Congo is complicated: Instability means coffee farmers can’t find a stable market, or even farm their crop without sometimes facing threats.
The issues in Kivu is the general name for East Congo (Kinshasa), covering a very broad geographical area, and the lake of the same name that divides them. It borders on Uganda, Rwanda, Burundi, and Lake Tanganyika on More are lack of a unifying government, the conflicts of local militias, and their fight over the mineral riches in the land. Rare earth minerals among others, components needed for the production of technology in manufacturing countries thousands of miles away, are fuel added to the fire of social division and power struggles in Congo
Coffee farmers suffer in this climate. Any farmer requires stability, to use their land without fear they might be driven away from it by violent conflict. They also need to develop a market for their coffee, and have investment in their area in the The removal of the cherry and parchment from the coffee seed.: Coffee is either wet-processed (also called washed or wet-milled) or dry-processed (also called wild, natural or natural dry, and we abbreviate it DP sometimes). More equipment. Few are willing to invest in an area with great social turmoil.
The answer for years has been to smuggle Congo Kivu coffee across borders to sell in neighboring countries, like Rwandan coffee was, at one time, rarely seen in the United States as either a Specialty grade or low-end commercial coffee. There simply was not that much coffee produced in Rwanda that went anywhere besides More. This is risky in many ways, of being taken advantage of economically of course, but also life threatening too. Many Congo farmers who used small boats and canoes to smuggle coffee across Lake Kivu to Rwanda have perished, drowning on the voyage due to sudden storms, being swamped by water, in their unsafe vessels.
The answer in many ways is indirect: To build a market for Congo coffee by recognizing that it has great cup quality. It can be delicious! That takes an infrastructure to organize farmers, better train them in quality methods of growing and harvesting coffee. It takes building washing stations to better process the coffee. And it takes the investment in dry-milling to export the coffee proficiently, to maintain that cup taste potential that is so promising in the high-grown coffees of Congo.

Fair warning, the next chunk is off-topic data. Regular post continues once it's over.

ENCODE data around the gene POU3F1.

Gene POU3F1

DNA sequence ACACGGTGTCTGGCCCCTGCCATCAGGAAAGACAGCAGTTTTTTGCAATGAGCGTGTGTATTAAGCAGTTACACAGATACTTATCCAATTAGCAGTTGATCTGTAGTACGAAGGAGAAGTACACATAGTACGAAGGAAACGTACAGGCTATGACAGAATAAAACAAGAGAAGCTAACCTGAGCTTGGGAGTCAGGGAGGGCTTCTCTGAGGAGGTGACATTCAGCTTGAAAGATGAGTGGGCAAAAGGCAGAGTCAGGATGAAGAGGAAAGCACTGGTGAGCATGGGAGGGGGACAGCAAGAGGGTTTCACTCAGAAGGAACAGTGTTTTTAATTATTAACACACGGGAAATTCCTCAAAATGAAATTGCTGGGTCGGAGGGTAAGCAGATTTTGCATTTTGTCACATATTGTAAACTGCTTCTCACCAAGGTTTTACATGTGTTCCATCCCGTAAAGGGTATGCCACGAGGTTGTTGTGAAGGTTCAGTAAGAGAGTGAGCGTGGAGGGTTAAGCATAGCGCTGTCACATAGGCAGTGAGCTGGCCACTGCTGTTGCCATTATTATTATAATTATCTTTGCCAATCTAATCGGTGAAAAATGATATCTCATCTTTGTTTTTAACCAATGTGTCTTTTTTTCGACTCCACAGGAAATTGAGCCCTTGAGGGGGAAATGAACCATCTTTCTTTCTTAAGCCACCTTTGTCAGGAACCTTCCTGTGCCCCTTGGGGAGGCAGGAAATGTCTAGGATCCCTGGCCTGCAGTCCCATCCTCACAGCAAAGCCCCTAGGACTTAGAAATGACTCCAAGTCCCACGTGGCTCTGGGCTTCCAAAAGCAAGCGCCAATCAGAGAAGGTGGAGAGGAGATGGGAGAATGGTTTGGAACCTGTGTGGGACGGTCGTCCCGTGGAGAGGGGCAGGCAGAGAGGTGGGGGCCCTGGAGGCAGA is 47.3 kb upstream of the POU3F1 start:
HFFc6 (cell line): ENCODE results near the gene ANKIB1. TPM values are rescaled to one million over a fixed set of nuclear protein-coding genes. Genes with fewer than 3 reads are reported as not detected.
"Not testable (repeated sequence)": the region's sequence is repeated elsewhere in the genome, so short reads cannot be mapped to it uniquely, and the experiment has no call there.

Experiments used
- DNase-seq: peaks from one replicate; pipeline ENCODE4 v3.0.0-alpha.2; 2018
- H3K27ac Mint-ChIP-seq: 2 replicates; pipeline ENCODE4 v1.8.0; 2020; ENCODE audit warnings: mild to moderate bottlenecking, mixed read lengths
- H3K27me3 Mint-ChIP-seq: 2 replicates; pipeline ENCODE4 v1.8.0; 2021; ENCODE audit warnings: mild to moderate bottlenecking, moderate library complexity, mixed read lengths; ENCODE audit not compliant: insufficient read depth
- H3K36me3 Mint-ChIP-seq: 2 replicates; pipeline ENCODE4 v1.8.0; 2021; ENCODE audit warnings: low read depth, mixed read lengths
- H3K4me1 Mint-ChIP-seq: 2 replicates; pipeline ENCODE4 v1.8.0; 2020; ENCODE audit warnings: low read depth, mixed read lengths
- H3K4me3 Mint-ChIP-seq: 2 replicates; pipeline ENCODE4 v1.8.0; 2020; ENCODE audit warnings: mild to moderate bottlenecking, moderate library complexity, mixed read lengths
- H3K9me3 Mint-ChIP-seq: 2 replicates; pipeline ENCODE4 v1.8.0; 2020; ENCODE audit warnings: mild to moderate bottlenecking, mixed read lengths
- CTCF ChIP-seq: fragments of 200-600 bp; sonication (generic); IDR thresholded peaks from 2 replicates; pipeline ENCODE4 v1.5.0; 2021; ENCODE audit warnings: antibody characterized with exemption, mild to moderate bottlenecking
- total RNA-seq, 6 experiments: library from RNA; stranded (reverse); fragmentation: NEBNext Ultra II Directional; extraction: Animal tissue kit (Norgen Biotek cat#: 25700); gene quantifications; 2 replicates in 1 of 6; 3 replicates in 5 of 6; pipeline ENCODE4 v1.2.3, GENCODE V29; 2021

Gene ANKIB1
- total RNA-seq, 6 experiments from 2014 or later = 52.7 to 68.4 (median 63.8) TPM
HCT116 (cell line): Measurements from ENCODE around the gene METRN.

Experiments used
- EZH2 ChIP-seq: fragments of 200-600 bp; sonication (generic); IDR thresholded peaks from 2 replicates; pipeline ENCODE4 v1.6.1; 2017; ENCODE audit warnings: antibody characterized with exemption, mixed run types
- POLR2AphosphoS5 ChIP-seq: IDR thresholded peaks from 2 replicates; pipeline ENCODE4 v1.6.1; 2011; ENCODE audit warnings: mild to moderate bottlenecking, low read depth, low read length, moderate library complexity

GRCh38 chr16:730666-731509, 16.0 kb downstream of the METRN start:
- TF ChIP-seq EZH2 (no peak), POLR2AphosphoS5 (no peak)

Video: Congo Coffee Visits
This is actually a slideshow video … I guess I was so excited to be in South Kivu I forgot to record actual video? I don’t know. The trip was several years back, but I realized I had not compiled my thoughts and really shown our viewers much of this great coffee-producing In coffee talk, it refers to a coffee-producing region or country; such as, "I was just at origin." Of course "Origin" for most product we use is not a beautiful farm in a temperate climate, More. I was tasting some new Green coffee refers to the processed seed of the coffee tree fruit. Coffee is a flowering shrub that produces fruit. The seeds of the fruit are processed, roasted, ground and prepared as an infusion.: Coffee More offers from Congo and this all dawned on me! So …
There’s some things I wanted to vocalize about Congo so here it is:
Congo Coffee Photo Gallery
Some still images (most are in the video too):